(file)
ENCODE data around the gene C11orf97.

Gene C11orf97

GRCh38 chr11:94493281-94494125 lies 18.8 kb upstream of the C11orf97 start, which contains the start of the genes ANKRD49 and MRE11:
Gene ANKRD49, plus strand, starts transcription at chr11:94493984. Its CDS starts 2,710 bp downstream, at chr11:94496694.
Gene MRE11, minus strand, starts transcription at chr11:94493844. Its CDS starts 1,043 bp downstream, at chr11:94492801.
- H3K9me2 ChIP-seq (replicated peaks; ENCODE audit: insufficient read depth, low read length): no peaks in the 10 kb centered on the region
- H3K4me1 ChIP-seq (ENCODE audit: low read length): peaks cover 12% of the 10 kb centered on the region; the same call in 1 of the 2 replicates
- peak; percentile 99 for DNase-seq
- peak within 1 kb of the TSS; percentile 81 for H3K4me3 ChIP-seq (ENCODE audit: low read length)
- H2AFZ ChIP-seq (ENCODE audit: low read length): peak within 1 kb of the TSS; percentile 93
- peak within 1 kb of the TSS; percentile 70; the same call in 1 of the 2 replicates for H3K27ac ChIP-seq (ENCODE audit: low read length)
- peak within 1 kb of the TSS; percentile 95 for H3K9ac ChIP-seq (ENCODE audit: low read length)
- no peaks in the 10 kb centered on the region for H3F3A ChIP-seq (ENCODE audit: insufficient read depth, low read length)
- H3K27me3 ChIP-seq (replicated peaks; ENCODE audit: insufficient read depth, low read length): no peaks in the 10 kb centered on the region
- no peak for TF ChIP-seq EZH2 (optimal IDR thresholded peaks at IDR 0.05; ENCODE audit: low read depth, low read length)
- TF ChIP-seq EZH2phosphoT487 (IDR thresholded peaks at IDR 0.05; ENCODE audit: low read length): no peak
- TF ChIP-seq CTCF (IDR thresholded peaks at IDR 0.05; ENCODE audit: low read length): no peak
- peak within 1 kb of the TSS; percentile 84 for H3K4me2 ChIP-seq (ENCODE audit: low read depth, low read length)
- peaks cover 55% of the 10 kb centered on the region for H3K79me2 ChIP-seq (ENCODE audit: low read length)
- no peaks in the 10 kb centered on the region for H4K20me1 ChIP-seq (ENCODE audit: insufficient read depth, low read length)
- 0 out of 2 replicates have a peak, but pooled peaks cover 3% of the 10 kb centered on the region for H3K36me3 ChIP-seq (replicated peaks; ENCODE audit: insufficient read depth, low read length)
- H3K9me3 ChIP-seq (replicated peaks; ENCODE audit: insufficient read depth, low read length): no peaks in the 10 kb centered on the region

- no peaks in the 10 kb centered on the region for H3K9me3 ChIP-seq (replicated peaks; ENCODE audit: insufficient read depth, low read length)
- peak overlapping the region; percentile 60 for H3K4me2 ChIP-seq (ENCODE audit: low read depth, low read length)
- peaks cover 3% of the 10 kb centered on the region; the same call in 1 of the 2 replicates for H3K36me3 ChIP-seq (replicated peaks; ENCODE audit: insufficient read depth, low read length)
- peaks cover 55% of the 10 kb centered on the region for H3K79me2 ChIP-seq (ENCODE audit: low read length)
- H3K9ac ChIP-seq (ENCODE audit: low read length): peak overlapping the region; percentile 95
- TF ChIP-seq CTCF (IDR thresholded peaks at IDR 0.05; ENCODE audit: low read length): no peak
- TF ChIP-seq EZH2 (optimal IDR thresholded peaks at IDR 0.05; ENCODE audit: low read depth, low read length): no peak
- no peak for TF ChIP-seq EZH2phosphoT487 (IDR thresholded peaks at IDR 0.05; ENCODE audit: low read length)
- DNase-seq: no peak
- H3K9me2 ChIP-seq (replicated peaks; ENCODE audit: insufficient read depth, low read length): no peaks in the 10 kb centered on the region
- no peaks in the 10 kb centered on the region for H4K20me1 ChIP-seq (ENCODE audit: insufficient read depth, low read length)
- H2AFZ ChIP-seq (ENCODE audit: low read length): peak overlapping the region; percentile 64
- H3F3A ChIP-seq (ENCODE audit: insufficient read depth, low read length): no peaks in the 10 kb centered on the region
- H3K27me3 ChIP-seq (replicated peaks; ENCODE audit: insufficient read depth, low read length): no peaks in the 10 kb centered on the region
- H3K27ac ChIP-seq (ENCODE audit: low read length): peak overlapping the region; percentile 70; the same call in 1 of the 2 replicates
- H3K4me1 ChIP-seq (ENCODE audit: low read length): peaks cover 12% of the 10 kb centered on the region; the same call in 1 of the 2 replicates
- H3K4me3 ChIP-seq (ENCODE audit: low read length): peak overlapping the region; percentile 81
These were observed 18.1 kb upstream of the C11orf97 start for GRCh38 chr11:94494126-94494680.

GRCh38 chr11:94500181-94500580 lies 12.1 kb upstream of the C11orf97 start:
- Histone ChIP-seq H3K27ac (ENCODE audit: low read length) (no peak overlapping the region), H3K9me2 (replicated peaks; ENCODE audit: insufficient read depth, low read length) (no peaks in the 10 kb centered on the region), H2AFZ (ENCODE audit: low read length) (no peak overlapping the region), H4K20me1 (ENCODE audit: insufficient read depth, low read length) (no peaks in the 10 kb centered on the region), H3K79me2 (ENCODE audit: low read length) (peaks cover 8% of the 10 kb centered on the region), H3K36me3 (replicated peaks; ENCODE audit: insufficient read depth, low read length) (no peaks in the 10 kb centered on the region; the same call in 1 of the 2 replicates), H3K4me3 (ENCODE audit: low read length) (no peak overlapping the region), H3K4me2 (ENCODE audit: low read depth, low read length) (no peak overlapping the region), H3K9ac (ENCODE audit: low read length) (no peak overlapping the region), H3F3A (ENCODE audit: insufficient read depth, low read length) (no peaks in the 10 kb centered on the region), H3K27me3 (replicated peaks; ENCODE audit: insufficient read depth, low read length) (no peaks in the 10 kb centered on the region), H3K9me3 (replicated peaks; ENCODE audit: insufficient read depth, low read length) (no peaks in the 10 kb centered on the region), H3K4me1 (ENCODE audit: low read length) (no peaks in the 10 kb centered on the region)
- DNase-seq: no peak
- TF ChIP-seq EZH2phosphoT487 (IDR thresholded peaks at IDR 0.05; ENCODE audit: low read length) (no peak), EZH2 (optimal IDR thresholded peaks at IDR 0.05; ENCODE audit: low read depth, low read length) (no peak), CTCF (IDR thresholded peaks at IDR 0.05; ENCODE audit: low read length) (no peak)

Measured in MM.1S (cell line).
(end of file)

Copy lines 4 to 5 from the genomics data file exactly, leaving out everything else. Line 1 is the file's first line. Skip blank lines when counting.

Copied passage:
Gene ANKRD49, plus strand, starts transcription at chr11:94493984. Its CDS starts 2,710 bp downstream, at chr11:94496694.
Gene MRE11, minus strand, starts transcription at chr11:94493844. Its CDS starts 1,043 bp downstream, at chr11:94492801.